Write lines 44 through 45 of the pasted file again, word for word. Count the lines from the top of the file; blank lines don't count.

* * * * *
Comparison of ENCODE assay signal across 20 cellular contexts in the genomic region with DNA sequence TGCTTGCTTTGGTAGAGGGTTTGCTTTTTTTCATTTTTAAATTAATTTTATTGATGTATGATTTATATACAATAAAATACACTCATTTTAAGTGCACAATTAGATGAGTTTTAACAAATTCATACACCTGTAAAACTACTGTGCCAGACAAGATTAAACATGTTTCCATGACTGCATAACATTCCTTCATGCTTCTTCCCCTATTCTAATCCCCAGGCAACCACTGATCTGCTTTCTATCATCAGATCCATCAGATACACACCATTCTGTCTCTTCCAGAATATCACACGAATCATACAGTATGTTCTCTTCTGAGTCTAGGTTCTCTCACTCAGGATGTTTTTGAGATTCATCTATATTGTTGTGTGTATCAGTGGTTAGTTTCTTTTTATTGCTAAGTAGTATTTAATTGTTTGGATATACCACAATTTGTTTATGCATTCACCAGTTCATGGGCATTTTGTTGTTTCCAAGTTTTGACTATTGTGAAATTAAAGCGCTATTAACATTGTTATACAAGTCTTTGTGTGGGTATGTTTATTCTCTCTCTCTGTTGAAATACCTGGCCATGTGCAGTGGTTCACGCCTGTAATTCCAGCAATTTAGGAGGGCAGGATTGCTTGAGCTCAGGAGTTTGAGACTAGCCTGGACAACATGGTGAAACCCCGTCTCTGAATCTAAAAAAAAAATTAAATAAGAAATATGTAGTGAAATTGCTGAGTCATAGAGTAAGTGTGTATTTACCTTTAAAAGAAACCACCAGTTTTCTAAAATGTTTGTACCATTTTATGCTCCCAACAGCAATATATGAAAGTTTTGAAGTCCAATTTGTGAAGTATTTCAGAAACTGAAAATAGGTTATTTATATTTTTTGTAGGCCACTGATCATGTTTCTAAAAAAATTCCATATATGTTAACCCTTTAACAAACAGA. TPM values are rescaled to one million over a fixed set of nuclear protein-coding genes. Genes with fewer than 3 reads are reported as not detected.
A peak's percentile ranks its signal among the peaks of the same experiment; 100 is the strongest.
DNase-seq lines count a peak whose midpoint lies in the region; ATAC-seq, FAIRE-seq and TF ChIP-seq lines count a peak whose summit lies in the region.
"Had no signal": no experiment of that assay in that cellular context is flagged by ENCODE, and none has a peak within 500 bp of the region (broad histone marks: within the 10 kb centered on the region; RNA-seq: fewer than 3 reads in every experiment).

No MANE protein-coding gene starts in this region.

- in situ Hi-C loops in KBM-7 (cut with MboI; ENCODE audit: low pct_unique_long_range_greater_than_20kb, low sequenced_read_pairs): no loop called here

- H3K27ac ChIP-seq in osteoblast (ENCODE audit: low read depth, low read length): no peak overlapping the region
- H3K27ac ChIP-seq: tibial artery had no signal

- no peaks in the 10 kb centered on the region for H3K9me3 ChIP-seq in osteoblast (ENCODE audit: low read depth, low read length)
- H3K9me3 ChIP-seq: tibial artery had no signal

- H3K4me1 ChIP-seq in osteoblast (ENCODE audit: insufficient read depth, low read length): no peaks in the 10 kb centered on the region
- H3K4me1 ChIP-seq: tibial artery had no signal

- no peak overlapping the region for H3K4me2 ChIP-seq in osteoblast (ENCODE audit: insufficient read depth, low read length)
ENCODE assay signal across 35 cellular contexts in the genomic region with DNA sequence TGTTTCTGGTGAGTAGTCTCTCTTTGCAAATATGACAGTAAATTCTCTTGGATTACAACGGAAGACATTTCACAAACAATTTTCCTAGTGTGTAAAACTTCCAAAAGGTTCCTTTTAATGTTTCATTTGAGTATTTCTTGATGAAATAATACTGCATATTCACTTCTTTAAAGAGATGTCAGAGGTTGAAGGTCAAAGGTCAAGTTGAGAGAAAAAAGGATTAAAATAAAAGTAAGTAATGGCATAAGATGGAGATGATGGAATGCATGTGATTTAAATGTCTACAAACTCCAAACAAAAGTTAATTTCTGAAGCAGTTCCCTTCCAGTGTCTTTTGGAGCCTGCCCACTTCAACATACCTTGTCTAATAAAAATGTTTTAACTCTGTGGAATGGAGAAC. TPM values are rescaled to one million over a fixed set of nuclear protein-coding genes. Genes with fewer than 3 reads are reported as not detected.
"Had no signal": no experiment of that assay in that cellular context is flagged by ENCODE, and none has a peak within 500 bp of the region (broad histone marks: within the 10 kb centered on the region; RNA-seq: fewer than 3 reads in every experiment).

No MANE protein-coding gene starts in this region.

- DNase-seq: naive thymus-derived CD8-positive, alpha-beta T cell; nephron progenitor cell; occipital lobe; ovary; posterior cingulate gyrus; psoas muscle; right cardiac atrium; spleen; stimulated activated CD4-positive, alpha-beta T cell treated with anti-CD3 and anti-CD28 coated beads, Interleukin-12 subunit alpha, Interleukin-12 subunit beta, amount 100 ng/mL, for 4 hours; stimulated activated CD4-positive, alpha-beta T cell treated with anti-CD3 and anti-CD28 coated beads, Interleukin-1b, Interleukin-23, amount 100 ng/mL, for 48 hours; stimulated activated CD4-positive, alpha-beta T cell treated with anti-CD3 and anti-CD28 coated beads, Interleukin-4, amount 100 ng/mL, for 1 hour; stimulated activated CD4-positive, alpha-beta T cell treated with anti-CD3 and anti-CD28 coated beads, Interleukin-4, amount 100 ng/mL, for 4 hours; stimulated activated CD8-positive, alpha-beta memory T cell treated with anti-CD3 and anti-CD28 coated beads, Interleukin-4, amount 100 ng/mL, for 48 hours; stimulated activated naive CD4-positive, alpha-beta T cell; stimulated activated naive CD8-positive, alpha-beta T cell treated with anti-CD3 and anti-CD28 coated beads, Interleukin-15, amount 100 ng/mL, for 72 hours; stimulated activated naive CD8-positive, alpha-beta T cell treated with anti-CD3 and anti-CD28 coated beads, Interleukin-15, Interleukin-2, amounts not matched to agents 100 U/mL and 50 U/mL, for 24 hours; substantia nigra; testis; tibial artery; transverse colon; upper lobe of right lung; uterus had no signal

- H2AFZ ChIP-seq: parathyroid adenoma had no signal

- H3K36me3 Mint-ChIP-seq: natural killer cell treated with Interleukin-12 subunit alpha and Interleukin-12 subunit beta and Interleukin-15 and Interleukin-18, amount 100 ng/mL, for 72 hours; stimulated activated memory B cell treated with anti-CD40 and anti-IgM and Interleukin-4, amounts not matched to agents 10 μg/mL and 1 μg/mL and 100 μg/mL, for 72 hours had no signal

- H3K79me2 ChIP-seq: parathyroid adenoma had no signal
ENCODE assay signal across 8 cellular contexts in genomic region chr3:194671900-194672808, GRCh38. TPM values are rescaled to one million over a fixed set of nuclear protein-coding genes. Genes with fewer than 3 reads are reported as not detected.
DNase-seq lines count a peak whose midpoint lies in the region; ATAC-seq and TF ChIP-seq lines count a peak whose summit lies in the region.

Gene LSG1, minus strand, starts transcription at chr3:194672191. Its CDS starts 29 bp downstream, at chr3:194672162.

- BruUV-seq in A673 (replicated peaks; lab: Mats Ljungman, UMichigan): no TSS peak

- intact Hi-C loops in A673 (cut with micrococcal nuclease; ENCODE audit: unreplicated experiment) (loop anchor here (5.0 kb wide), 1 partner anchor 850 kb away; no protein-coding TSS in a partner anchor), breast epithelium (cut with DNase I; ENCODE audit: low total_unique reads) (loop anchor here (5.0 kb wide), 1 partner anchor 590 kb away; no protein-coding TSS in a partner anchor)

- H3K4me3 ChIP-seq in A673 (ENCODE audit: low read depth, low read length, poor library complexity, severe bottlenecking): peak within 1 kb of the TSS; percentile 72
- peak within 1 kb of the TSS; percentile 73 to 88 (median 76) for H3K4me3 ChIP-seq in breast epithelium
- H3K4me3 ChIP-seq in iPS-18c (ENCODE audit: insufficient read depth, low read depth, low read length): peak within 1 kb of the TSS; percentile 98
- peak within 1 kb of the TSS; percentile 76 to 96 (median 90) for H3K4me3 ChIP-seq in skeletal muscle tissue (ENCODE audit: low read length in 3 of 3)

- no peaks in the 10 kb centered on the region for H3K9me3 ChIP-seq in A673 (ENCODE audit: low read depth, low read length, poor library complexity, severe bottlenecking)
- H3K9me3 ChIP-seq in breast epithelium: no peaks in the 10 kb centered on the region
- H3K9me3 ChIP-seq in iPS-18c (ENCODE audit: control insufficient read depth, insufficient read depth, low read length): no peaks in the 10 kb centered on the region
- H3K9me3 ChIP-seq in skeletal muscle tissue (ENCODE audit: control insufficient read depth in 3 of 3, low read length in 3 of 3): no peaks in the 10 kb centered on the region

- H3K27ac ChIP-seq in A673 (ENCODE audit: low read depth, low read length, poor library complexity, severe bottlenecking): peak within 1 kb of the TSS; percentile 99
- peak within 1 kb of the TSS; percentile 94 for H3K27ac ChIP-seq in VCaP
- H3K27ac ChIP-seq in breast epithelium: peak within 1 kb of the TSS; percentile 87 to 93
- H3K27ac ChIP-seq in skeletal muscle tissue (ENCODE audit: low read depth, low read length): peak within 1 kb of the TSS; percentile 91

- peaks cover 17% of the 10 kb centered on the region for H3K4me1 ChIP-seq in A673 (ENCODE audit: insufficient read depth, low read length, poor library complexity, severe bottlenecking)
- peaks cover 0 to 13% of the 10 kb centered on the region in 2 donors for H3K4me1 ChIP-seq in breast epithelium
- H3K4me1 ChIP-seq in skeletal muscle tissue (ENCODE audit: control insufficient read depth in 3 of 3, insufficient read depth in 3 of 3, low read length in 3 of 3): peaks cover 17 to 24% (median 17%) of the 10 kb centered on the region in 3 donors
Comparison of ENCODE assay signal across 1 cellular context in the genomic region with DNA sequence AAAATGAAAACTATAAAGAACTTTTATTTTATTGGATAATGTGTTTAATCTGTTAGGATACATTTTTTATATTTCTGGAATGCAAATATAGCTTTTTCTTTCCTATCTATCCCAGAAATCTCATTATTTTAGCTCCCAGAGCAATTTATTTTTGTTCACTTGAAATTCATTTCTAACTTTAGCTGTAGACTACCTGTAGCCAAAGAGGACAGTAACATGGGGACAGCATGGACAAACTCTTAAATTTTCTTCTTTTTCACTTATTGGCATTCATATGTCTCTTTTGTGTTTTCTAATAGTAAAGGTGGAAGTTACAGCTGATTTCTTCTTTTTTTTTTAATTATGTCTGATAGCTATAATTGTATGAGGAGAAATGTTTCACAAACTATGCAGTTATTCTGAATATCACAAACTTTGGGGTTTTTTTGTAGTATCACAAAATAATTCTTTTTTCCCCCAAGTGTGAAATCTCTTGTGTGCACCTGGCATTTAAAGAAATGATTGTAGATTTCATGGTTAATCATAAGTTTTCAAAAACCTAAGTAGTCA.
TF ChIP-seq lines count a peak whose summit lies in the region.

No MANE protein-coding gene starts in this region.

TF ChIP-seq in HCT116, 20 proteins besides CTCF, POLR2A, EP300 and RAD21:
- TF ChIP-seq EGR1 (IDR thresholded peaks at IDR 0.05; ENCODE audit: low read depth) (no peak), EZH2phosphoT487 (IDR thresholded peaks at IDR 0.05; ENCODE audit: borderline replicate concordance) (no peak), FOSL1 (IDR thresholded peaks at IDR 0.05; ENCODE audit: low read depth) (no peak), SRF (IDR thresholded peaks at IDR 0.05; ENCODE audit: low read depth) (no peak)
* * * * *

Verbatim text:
TF ChIP-seq in HCT116, 20 proteins besides CTCF, POLR2A, EP300 and RAD21:
- TF ChIP-seq EGR1 (IDR thresholded peaks at IDR 0.05; ENCODE audit: low read depth) (no peak), EZH2phosphoT487 (IDR thresholded peaks at IDR 0.05; ENCODE audit: borderline replicate concordance) (no peak), FOSL1 (IDR thresholded peaks at IDR 0.05; ENCODE audit: low read depth) (no peak), SRF (IDR thresholded peaks at IDR 0.05; ENCODE audit: low read depth) (no peak)